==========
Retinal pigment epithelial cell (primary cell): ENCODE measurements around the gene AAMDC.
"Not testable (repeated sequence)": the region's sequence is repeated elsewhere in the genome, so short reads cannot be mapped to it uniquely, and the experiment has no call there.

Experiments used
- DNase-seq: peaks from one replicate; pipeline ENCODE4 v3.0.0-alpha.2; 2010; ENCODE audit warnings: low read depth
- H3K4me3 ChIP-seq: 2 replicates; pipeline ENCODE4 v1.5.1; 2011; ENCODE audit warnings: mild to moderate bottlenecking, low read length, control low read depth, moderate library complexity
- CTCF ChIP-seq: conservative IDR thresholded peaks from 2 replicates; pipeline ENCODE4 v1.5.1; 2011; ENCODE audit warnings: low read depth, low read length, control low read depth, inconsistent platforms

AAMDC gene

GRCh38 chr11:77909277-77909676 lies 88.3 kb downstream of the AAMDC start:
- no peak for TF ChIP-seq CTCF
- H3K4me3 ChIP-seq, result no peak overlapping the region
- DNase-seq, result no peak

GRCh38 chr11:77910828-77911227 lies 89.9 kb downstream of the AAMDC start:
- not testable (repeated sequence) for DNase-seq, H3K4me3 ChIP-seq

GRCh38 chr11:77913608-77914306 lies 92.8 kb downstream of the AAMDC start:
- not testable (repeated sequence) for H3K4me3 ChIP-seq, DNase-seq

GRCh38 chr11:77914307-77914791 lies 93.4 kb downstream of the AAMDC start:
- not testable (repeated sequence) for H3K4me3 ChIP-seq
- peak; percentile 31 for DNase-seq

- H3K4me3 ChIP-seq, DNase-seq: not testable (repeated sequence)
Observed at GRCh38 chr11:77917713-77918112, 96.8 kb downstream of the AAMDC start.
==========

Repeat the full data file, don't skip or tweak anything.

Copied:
Retinal pigment epithelial cell (primary cell): ENCODE measurements around the gene AAMDC.
"Not testable (repeated sequence)": the region's sequence is repeated elsewhere in the genome, so short reads cannot be mapped to it uniquely, and the experiment has no call there.

Experiments used
- DNase-seq: peaks from one replicate; pipeline ENCODE4 v3.0.0-alpha.2; 2010; ENCODE audit warnings: low read depth
- H3K4me3 ChIP-seq: 2 replicates; pipeline ENCODE4 v1.5.1; 2011; ENCODE audit warnings: mild to moderate bottlenecking, low read length, control low read depth, moderate library complexity
- CTCF ChIP-seq: conservative IDR thresholded peaks from 2 replicates; pipeline ENCODE4 v1.5.1; 2011; ENCODE audit warnings: low read depth, low read length, control low read depth, inconsistent platforms

AAMDC gene

GRCh38 chr11:77909277-77909676 lies 88.3 kb downstream of the AAMDC start:
- no peak for TF ChIP-seq CTCF
- H3K4me3 ChIP-seq, result no peak overlapping the region
- DNase-seq, result no peak

GRCh38 chr11:77910828-77911227 lies 89.9 kb downstream of the AAMDC start:
- not testable (repeated sequence) for DNase-seq, H3K4me3 ChIP-seq

GRCh38 chr11:77913608-77914306 lies 92.8 kb downstream of the AAMDC start:
- not testable (repeated sequence) for H3K4me3 ChIP-seq, DNase-seq

GRCh38 chr11:77914307-77914791 lies 93.4 kb downstream of the AAMDC start:
- not testable (repeated sequence) for H3K4me3 ChIP-seq
- peak; percentile 31 for DNase-seq

- H3K4me3 ChIP-seq, DNase-seq: not testable (repeated sequence)
Observed at GRCh38 chr11:77917713-77918112, 96.8 kb downstream of the AAMDC start.